Sergio Perez took the lead from pole-sitter Charles Leclerc at the start of the race in Singapore over the weekend, allowing him to cruise to his second victory of the 2022 season. Leclerc had started the race on the front row of the grid.
It brought an end to a period of form in which Sergio Perez had struggled to match Max Verstappen for form while playing for Red Bull. Sergio Perez finished 104 points behind Verstappen throughout the course of the eight races that took place between Azerbaijan and Singapore. Additionally, Sergio Perez was on average six tenths of a second slower than Verstappen in dry qualifying.
During the same time frame, Sergio Perez finished in second position twice, while Verstappen won six races and finished in second place only once.
He has mentioned in the past that he did not feel as comfortable driving the RB18 as he did earlier in the season, when he was able to win in Monaco and was just 15 points behind the leader in the championship.
However, Perez also stated that he had the impression that “the media in Formula 1 makes it a lot bigger, maybe because I’m just Mexican and if I’m not two races in a row on the podium, then I’m having the worst season ever and Red Bull should dump me and all that sort of crap.”
Perez elaborated on his previous statements on Thursday, prior to the start of the Japanese Grand Prix, in Suzuka. He claimed that he believed his words applied to all Latin drivers competing in Formula One.
“I think whenever you have a poor race, or a little bit of a bad patch as any other driver, sometimes you can see that with the Latin drivers, you can hear a bit more criticism, where there’s only been a few races,” said Perez.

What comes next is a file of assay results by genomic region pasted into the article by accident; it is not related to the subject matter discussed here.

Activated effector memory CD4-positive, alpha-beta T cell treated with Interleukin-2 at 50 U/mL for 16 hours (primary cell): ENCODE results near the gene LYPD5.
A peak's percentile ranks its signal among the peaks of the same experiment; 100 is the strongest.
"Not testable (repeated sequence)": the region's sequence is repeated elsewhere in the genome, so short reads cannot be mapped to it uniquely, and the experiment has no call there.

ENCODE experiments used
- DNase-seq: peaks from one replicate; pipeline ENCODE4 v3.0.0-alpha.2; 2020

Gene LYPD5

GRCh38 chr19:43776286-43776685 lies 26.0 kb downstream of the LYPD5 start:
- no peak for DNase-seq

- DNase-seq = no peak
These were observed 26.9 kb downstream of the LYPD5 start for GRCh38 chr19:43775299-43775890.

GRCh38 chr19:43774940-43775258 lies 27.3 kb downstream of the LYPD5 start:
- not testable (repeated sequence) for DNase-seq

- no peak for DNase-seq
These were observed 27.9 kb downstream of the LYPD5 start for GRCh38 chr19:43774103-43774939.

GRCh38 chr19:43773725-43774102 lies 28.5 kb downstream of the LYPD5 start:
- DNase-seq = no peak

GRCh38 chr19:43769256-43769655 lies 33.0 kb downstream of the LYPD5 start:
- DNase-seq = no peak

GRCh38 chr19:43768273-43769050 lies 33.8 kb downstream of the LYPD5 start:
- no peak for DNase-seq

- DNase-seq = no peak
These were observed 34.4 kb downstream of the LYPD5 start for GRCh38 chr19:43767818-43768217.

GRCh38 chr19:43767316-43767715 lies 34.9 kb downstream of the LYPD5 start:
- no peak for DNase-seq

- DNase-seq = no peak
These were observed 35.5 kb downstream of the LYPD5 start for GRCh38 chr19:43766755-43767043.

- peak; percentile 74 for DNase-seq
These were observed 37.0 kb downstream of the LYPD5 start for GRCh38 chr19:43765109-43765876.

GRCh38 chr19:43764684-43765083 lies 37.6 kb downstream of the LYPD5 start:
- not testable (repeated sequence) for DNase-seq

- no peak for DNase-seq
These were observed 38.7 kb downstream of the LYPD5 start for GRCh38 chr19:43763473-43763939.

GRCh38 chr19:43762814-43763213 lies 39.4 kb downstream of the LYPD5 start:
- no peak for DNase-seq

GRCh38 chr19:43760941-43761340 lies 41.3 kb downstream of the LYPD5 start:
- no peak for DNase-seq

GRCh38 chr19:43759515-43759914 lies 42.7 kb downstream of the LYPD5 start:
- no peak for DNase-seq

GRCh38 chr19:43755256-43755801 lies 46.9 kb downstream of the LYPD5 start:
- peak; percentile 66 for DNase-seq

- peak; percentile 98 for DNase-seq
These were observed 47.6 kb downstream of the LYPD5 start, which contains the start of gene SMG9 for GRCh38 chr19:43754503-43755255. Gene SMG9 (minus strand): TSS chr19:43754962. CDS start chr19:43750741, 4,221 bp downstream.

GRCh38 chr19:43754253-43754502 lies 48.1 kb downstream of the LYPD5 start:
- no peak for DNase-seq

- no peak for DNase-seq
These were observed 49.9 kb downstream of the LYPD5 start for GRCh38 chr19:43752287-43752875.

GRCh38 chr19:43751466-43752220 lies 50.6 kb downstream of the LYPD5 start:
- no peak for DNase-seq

“It’s not like a year has passed already. You can see that other drivers have the same problems, yet almost nobody discusses it. That is how I occasionally feel about it. It seemed like that throughout the entirety of my career.
“It is important to call attention to that fact. But at the same time, I believe that it is the beauty of our sport, to have it combined with the media; we are a beautiful sport, and as a sportsman, you always get that sort of drive from here and there.”
After making his F1 debut with Sauber in 2011, Perez went on to have successful stints with McLaren, Force India, and its successor, Racing Point, before signing up with Red Bull for the 2021 season.
He denied that he had been subjected to any form of bias due to his heritage, but he did say that he had the experience of “occasionally not being taken seriously.”
Perez stated that “sometimes, people would say oh, he’s just a Mexican, and he’s lazy, his culture, and so on and so forth.”
“It is as if, simply due to the fact that you are Mexican, you are unable to compete with the very best people in the world. That was a feeling I had at times, particularly in the earlier years.
On the other hand, it is always excellent to demonstrate that anybody can make it to the top.
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